Oversight mechanism for social media use
Notification of the amendments to the Information Technology (Intermediary Guidelines and Digital Media Ethics Code) Rules, 2021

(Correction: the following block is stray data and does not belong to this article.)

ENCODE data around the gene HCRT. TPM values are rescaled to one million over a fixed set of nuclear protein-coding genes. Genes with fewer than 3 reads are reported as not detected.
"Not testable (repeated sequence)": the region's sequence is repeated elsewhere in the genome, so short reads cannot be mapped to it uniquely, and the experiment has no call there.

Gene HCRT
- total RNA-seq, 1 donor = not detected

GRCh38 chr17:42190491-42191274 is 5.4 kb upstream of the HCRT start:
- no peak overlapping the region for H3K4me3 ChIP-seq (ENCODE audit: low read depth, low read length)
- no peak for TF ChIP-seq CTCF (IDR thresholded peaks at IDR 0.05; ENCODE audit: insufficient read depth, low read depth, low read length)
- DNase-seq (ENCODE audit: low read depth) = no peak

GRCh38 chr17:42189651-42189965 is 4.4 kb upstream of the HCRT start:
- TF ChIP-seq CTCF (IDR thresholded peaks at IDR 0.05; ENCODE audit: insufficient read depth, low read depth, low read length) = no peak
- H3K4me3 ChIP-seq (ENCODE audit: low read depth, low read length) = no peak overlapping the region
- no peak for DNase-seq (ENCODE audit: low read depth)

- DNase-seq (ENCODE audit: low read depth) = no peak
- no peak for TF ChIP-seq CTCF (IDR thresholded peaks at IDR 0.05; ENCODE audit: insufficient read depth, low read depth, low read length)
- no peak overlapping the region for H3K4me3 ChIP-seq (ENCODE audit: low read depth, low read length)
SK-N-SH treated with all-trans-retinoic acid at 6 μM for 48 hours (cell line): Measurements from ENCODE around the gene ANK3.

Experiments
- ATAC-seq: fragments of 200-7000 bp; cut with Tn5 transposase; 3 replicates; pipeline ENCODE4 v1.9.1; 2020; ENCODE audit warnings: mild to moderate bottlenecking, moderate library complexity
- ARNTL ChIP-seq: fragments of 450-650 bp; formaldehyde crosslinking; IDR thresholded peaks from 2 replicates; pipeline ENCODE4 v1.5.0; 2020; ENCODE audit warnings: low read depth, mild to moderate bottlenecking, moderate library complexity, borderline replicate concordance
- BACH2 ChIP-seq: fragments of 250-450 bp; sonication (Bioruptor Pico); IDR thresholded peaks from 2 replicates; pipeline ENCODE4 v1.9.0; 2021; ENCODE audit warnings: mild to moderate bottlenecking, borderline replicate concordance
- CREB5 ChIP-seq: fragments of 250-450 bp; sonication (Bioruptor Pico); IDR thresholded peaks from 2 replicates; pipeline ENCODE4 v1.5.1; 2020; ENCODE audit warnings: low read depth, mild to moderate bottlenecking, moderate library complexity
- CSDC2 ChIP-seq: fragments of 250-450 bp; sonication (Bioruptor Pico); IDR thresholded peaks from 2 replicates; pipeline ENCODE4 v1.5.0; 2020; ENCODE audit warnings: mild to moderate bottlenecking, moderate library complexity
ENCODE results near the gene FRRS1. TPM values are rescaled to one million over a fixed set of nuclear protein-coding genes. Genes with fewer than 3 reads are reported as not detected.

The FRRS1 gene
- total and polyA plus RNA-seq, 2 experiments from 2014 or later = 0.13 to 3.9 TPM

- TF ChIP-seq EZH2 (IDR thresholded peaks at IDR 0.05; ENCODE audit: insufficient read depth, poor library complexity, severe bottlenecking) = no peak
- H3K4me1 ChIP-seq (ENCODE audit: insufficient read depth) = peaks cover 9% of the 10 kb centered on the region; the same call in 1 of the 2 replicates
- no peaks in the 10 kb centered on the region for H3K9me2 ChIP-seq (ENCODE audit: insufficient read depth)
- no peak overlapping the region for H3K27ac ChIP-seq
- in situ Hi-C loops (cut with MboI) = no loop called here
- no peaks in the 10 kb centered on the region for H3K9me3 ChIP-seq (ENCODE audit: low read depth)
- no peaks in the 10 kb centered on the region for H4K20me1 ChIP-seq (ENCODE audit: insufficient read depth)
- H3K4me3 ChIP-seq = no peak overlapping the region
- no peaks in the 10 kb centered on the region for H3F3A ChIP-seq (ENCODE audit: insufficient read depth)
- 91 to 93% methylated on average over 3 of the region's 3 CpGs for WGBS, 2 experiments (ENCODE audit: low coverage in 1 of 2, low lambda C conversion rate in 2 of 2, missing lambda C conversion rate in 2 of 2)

Notification of the amendments to the Information Technology (Intermediary Guidelines and Digital Media Ethics Code) Rules, 2021 by the Ministry of Electronics and Information Technology has paved the way for the establishment of Grievance Appellate Committees (GAC) and signalled tighter government control over significant social media intermediaries like Facebook, Twitter, YouTube etc. Advocacy groups have opposed the new rules and implementation is also faced with challenges of disproportionate strength of oversight staff compared to rapidly growing internet subscribers. The government has defended its move stating that the amendments have been notified for a "major push towards an Open, Safe and Trusted and Accountable Internet" and are "aimed at protecting the rights of Digital Nagriks." Before the amendments, social media intermediaries were only required to inform users against uploading certain categories of harmful/unlawful content while the notified amendments make it legally obligatory for them to take reasonable efforts to prevent users from uploading such content. The IT (Digital Media) Rules define 'social media intermediary to be an intermediary which primarily or solely enables online interaction between two or more users and allows them to create, upload, share, disseminate, modify or access information using its services. The government notified "significant social media intermediaries" to be those intermediaries with 50 lakh registered users in India and are required to follow additional obligations of appointing a chief compliance officer, nodal contact person and a resident grievance officer all three of them residing in India and publishing monthly compliance report. Following the notification of the amendments, the Central Government shall set up one or more GACs within three months of application of the amended rules to allow users to appeal against the inaction of, or decisions taken by intermediaries on user complaints and users will have the right to approach courts for any remedy. Each GAC shall consist of a chairperson and two whole-time members appointed by the Central Government, of which one shall be a member ex-officio and two shall be independent members. Any person aggrieved by a decision of the Grievance Officer appointed by an intermediary may prefer an appeal to the GAC within thirty days from the date of receipt of communication from the Grievance Officer. The Central government says that intermediaries now will be expected to ensure that there is no uploading of content that intentionally communicates any misinformation or information that is patently false or untrue hence entrusting an important responsibility to intermediaries. This makes all social media platforms comply with Indian laws and respect the rights accorded to the citizens of India under Articles 14, 19 and 21 of the Indian Constitution. The Internet Freedom Foundation (IFF), in their submission on the amendment, insisted that the GAC is impractical and described it as a "government censorship body for social media" which it alleged, would make bureaucrats "arbiters of online free speech." The advocacy group argues that the creation of GAC is not just undesirable but also unfeasible because of the large volume of appeals filed against content moderation decisions taken by the intermediaries. "In absence of a legal or regulatory framework governing the resolution of disputes, there is likely to be an arbitrary "pick-and-choose policy" to determine a fraction of the appeals will be made this will lead to the appearance of the existence of bias," it alleged. The IFF's apprehension is that amended rules would incentivize social media platforms to suppress any speech that may not be palatable to the government, public officials, or those who can exert political pressure. Allaying such apprehension is necessary to assure internet users of exercising reasonable freedom of speech that poses no threat to peace, unity and integrity and the country's sovereignty. Appointment of an independent Grievance Appellate Committee could be more pragmatic to take up complaints relating to the inaction of the Grievance officer of social media intermediaries against objectionable content. Freedom of speech and expression granted by Article 19(1) of the Indian Constitution is not absolute and the Article 19(2) allows the imposition of reasonable restrictions on exercising this right in the interests of the sovereignty and integrity of India, the security of the State, friendly relations with foreign States, public order, decency or morality or about contempt of court, defamation or incitement to an offence. The notified amendments, however, state that whether any content is defamatory or libellous will be determined through judicial review. India is a multi-religious, multi-linguistic, multi-ethnic society, abuse of social and digital media through posting irresponsible content can expose fault lines and disturb peace and harmony and there must be an effective mechanism to prevent it. Such a mechanism is transparent and rational and is critical to internet users having trust in it. Building Awareness of the importance of exercising self-regulation in the use of digital and social media is equally important.